Angels are created beings. Only God is eternal. The Bible never reveals when God created angels. Angels seem to have a role guarding God’s children we see this in Matthew 18:10 and other passages which assign protective roles to angels (for example, Michael, the angelic prince over Israel, Daniel 12:1; angels of specific churches in Daniel 10:13; Acts 12:15; Revelation 1:20; 2-3). This evidence is commonly used to suggest that each individual has a “guardian” angel assigned to him or her by God. The term, “guardian angel,” however, is not biblical, and the idea is at best only implied in these passages.
In the Old Testament angel’s function as messengers or agents of God revealing His will and/or announcing key events (Genesis 19:1-22; Exodus 3:2-6; Judges 2:1-5; 13:2-23). We also see angels providing protection ensuring the well-being or survival of God’s people (Exodus 14:19-20; 1 Kings 19:1-8). We also see them meting out punishment and enforcing the wrath of God on the wicked among Jews and Gentiles (Genesis 19:12-13; 2 Samuel 24:17; 2 Kings 19:35).
In the New Testament the majority of references to angelic activity are in the Gospels and Acts. The epistles include some brief references to angels. Hebrews with its lengthy contrast between Jesus and the angels is exceptional (Hebrews 1:3-2:16) which is why we are spending this time considering them. Revelation has much to say about angels as well in the Old Testament. Is it any wonder then that the Jewish perspective of angels and the work of the Messiah needed to be clarified?
The writer of Hebrews compares the angels to the son beginning by comparing angels as servants and Jesus who is the Son. Jesus is greater because of his relationship, the fact that he is a Son. C.S. Lewis wrote, “what we make with our hands is always something different than who we are, but what we beget with our bodies is always the dearest thing in the world to us because it is part of us.” The angels were made; the Son was begotten.
What we give birth to has the same nature we have; what we make is always different. The angels, being made, cannot have the same relationship as the Son, who was begotten. Both Mormonism and Jehovah’s Witnesses teach that Jesus Christ was nothing more than an angel, the highest created angel. They identify him with Michael, the Archangel. But this passage in Hebrews utterly demolishes that theory, for Christ is a Son and not an angel. To what angel did God ever say, “Thou art my Son.”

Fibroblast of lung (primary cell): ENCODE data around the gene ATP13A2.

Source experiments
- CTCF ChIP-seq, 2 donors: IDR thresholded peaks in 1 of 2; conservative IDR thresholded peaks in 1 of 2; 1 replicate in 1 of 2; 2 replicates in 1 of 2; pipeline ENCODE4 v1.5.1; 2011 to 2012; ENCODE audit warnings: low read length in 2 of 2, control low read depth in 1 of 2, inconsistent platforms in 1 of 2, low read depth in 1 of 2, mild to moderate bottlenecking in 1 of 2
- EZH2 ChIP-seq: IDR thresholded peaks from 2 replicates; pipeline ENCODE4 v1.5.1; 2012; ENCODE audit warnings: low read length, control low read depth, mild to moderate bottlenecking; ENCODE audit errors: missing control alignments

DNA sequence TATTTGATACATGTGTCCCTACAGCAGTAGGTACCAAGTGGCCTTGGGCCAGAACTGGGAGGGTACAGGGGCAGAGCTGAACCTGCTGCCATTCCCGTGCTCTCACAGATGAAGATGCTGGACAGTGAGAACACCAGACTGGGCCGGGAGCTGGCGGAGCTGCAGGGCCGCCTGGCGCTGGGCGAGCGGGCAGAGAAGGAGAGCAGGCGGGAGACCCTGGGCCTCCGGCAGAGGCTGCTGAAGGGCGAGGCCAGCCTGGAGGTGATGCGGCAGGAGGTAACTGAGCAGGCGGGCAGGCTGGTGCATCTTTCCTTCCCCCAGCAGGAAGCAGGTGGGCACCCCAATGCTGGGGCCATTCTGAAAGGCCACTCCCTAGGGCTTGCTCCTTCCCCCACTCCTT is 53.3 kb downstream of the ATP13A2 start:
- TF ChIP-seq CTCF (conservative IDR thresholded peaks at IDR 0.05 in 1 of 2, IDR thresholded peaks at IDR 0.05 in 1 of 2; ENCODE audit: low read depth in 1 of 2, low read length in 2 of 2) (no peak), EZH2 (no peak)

Second, Christ is greater than the angels by the demonstration of worship. And again, when he brings the firstborn into the world, he says, “Let all God’s angels worship him.” We only worship that which is superior to us. The worship of the angels at Bethlehem is testimony to the deity of the babe in the manger. John Bunyan said, “If Jesus Christ be not God, then heaven will be filled with idolaters.” For in Revelation and Daniel, those books that give us a glimpse into the heavenly realms, we see ten thousand times ten thousand and thousands of thousands of angels engaged in worshiping the Son. So he is seen to be greater than angels by the demonstration of worship.
Third, his superiority is evidenced by the demonstration of authority. What are angels? They are servants and ministers of God., depicted by wind and fire. In our daily life wind and fire are two elements which are more than man can handle for they frequently get out of bounds, yet they are made to be servants of men. These symbolize the angels, superior in being to men, yet servants of men. The quotation concerning angels is from Psalm 104.
The writer then he moves to contrasting angels to the Son, quoting from Psalm 45. “But of the Son he says, Thy throne, O God, is for ever and ever”. Here we see God the Father acknowledging God, the Son. Once again in no uncertain terms Jesus is declared to be God. This was the claim of Jesus (John 5:18, 10:30) “I and the Father are one.”